December 14, 2011, 18st: From Pattern Discovery to Discovery Support

Prof. Dr. Michael Berthold, Department of Computer and Information Science, University of Konstanz

This talk will give an overview of over a decade of research on data analysis in the life sciences. I will present a number of explorative data analysis methods and how we have deployed them to users via the open source data analysis platform KNIME. Most of these methods focus on the discovery of interpretable, local patterns in large data sets.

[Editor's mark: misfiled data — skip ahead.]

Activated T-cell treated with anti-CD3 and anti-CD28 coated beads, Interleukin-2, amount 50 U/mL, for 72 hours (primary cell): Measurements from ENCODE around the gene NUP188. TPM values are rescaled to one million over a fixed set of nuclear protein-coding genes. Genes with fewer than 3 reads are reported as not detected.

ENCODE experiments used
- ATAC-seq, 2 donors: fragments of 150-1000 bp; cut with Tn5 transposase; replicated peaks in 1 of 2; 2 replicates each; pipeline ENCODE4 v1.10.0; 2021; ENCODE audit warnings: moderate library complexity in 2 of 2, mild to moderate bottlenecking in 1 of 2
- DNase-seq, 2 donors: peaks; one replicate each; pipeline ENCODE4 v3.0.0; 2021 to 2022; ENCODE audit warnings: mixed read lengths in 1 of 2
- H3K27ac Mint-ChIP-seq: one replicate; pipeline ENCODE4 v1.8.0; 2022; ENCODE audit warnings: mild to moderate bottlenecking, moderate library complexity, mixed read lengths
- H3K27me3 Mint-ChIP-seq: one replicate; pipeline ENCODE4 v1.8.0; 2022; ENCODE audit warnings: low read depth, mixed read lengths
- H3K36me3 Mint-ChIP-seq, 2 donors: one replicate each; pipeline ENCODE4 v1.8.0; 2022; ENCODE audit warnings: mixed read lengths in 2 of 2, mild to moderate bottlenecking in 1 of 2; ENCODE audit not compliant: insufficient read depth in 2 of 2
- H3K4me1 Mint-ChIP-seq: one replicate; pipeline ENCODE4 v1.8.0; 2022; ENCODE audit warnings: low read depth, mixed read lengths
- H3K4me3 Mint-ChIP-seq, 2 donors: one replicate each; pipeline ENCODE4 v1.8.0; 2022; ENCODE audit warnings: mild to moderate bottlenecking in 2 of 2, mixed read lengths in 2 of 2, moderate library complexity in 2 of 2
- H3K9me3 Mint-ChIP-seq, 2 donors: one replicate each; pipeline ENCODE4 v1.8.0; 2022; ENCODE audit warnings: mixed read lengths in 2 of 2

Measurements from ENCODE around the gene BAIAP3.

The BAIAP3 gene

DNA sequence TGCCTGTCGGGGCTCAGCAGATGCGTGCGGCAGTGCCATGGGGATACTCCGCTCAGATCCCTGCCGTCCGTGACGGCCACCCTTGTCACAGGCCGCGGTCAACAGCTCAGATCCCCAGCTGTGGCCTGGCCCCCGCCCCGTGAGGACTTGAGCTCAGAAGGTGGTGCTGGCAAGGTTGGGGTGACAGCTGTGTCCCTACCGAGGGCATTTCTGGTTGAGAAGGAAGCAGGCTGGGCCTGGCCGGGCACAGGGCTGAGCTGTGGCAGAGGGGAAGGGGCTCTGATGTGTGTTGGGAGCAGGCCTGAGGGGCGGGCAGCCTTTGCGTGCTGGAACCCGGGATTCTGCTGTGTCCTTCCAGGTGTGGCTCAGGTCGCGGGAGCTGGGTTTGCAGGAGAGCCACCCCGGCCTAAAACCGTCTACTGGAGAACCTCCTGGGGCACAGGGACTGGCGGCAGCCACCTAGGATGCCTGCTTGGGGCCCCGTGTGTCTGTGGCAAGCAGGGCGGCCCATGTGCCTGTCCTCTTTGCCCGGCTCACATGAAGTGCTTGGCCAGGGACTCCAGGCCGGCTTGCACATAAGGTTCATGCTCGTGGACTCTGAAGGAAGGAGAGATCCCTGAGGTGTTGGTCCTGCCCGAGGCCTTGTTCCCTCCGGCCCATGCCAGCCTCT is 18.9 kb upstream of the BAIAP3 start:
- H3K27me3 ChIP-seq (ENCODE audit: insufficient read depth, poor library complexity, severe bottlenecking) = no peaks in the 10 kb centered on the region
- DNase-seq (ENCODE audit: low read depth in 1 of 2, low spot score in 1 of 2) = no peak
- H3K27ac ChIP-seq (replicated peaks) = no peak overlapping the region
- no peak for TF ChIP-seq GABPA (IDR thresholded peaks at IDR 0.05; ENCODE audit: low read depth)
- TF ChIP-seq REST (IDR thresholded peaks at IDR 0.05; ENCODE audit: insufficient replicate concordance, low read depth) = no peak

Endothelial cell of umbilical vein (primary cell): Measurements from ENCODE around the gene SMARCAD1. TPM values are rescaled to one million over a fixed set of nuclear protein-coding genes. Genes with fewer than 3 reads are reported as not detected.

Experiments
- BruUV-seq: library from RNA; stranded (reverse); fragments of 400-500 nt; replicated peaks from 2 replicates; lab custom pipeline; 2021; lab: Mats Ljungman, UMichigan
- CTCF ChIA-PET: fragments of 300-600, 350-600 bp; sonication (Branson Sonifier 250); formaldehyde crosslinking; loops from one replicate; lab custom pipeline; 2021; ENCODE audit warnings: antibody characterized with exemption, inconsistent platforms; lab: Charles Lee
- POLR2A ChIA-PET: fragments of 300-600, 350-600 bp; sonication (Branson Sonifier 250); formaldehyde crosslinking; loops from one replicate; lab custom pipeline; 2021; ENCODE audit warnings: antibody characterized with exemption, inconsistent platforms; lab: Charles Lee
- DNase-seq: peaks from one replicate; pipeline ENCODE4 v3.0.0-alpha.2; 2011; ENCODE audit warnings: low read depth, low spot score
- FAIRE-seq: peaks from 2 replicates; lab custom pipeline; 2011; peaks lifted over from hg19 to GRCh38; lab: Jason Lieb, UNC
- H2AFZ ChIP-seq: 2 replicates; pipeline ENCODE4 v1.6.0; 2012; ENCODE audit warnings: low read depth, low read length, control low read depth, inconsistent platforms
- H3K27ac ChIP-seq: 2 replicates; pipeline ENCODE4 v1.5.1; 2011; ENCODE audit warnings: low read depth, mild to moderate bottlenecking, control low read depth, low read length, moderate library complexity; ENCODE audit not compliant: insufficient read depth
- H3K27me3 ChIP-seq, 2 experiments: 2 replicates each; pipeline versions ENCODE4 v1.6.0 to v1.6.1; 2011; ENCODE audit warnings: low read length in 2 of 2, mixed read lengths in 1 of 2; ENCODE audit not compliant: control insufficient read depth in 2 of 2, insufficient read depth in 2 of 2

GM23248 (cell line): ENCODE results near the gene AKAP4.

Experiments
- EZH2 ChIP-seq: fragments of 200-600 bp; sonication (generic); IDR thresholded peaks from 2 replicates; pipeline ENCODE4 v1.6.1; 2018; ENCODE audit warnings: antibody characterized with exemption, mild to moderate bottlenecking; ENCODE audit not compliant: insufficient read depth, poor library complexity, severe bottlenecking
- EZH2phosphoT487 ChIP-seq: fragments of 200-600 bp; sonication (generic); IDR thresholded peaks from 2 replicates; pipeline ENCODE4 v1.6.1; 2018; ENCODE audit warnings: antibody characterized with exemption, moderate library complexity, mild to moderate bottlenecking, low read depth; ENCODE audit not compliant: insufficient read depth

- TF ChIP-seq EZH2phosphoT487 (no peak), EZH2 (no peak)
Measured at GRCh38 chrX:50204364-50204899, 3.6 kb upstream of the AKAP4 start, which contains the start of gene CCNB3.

In the second part of the talk I will present a new direction of research focusing on the exploration of large, heterogeneous information networks where the focus shifts from classic (local) pattern discovery to creativity support systems. I will discuss a few early example of methods that help to discover previously unknown and potentially helpful relations in large, diverse information repositories.

November 30, 2011, 18st: Haystack-omics: Analyzing Huge and Polyploid Cereal Genomes by Genome and Chromosomal Shotgun Sequencing

Dr. Klaus Mayer, MIPS/IBIS, Helmholtz Center Munich